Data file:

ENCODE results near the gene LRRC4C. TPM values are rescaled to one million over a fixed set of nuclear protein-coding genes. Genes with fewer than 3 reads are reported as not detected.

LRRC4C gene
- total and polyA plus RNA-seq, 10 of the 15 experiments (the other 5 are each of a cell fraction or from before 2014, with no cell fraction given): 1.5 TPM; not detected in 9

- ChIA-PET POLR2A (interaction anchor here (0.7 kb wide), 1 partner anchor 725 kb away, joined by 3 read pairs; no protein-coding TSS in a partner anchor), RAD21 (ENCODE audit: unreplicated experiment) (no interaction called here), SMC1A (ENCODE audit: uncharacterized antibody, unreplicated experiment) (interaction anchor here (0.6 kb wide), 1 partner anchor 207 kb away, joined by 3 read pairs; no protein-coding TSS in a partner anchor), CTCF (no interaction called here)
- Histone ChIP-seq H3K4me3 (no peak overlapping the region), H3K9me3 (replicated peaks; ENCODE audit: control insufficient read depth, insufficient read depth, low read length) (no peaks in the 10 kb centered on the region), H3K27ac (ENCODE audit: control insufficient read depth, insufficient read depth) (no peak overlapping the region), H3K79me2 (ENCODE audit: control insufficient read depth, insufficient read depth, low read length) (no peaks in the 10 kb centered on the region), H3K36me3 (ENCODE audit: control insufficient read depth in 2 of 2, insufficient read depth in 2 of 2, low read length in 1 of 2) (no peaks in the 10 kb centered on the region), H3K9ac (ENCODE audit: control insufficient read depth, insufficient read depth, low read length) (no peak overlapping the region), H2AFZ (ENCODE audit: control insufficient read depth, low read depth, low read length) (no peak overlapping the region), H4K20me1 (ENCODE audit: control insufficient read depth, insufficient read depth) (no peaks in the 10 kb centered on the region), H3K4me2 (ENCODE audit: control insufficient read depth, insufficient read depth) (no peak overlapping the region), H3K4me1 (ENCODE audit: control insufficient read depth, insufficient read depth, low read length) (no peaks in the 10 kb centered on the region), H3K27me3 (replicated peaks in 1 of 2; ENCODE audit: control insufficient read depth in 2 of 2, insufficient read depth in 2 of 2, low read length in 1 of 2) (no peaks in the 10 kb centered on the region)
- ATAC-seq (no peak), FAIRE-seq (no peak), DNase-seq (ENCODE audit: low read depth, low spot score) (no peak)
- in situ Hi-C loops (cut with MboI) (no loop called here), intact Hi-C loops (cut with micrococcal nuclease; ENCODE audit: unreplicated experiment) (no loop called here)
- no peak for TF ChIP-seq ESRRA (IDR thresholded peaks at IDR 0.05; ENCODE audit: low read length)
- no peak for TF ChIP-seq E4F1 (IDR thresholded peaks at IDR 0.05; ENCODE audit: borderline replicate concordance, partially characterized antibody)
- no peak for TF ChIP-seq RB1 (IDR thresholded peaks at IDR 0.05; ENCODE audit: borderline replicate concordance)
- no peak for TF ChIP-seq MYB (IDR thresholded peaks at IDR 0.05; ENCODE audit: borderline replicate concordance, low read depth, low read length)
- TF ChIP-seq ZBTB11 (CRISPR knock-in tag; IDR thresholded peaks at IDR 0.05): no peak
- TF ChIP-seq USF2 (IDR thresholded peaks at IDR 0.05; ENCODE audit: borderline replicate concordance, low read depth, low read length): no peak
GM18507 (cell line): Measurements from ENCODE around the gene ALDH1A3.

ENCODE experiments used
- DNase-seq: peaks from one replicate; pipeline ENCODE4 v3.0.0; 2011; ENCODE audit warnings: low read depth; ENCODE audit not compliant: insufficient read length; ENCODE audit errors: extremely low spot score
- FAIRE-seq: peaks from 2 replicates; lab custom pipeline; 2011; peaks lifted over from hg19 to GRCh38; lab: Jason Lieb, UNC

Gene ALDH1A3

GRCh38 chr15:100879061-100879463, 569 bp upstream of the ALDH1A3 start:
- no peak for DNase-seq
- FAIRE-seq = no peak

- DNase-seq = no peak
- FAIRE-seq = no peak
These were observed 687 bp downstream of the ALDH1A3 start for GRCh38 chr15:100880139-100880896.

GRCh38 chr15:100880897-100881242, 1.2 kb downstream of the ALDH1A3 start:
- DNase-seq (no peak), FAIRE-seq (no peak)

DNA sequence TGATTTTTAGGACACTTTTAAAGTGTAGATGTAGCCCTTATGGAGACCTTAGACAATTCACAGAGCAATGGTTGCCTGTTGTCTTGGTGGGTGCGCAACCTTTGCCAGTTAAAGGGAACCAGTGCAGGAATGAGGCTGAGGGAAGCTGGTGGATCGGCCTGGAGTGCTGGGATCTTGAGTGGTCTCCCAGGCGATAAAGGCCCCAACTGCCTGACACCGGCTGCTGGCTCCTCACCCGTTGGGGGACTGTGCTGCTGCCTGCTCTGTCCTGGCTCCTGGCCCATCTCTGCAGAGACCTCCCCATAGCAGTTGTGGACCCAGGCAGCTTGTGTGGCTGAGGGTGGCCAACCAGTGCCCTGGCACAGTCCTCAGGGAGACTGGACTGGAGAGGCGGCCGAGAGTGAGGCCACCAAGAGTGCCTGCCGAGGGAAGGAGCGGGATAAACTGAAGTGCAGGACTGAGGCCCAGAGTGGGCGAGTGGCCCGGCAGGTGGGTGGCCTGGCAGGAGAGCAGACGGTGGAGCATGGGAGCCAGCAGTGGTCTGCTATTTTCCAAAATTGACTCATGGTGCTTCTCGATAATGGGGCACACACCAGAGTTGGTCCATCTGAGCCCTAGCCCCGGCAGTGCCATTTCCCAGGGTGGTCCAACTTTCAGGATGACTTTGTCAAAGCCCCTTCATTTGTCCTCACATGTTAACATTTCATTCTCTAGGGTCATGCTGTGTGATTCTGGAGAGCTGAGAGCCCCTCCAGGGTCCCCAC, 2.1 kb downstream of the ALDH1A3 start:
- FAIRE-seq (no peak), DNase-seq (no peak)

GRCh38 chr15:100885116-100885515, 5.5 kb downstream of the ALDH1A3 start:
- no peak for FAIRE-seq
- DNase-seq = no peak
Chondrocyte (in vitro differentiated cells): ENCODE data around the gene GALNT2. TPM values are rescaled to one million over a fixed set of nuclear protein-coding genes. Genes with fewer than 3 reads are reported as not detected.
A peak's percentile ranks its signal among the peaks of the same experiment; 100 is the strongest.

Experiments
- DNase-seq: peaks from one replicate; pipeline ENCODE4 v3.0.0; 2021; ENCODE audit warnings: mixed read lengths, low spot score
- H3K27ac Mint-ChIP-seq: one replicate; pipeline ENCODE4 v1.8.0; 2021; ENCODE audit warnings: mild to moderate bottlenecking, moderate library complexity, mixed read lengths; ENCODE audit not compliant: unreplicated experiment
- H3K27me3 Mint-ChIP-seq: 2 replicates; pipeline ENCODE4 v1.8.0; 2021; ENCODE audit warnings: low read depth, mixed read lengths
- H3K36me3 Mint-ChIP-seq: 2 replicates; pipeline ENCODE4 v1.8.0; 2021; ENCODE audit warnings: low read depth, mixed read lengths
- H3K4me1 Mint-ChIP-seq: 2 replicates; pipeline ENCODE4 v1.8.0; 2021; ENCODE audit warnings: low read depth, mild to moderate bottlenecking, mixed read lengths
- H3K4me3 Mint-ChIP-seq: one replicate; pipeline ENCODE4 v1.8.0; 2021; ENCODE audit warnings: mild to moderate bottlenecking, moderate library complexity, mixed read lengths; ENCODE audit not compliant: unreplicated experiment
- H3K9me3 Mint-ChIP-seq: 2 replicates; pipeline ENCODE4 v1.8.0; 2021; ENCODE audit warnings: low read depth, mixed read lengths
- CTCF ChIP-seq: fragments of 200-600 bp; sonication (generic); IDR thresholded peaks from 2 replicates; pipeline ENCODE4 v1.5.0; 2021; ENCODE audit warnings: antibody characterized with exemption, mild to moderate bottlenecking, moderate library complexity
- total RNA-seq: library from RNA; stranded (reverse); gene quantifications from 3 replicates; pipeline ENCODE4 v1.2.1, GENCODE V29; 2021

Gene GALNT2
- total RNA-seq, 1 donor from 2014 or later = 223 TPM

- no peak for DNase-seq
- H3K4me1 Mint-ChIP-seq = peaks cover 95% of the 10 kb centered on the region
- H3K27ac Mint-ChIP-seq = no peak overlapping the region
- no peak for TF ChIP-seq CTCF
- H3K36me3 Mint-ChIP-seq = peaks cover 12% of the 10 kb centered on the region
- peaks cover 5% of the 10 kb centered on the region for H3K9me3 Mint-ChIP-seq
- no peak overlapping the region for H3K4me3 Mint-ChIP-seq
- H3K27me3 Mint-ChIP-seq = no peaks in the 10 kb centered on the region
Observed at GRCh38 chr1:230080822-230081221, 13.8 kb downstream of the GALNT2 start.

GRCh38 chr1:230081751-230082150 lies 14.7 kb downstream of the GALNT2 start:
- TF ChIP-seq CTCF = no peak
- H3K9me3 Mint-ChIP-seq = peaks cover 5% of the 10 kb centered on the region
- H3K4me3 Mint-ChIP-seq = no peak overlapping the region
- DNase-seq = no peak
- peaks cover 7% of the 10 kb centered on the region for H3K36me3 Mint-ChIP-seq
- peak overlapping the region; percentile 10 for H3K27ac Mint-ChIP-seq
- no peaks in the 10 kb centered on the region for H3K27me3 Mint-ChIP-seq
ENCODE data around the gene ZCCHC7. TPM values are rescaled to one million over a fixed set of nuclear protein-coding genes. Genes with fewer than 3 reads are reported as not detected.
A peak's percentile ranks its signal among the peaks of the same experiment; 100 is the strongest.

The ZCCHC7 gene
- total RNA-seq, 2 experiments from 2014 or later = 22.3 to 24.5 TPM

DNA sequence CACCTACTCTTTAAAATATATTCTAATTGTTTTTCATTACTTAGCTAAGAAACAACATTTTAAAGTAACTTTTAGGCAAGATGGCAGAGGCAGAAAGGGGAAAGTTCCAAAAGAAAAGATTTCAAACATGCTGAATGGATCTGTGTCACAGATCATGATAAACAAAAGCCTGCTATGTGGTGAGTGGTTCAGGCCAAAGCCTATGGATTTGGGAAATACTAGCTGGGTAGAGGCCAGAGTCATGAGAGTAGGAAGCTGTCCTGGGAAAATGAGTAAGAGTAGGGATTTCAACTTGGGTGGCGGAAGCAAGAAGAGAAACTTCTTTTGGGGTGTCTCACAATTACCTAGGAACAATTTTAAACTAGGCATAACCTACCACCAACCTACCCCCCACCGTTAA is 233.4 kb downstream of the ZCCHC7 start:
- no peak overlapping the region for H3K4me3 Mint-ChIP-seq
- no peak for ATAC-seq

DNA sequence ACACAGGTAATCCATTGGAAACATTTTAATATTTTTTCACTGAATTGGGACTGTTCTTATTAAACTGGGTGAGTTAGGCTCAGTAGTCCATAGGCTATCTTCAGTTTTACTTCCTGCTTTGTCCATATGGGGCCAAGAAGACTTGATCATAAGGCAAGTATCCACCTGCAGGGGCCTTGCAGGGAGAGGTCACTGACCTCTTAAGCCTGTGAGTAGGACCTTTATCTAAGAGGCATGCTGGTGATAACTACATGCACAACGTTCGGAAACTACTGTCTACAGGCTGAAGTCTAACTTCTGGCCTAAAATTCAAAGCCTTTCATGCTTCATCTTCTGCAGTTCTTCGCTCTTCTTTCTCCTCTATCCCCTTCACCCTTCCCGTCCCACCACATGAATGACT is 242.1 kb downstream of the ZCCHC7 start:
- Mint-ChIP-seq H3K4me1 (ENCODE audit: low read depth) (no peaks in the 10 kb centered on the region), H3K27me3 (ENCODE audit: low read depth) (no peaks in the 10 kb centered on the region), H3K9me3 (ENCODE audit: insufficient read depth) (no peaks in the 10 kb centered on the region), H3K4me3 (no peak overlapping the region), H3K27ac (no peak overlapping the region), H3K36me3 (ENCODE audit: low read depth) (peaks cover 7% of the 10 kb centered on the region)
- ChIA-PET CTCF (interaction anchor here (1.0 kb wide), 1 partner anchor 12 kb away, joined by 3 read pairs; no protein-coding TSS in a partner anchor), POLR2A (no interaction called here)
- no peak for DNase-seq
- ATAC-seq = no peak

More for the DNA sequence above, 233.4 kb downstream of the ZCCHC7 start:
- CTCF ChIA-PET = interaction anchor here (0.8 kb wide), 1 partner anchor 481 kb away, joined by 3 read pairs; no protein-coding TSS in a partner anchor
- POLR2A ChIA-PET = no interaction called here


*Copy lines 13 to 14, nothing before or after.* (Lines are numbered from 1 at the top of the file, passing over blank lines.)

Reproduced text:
- TF ChIP-seq USF2 (IDR thresholded peaks at IDR 0.05; ENCODE audit: borderline replicate concordance, low read depth, low read length): no peak
GM18507 (cell line): Measurements from ENCODE around the gene ALDH1A3.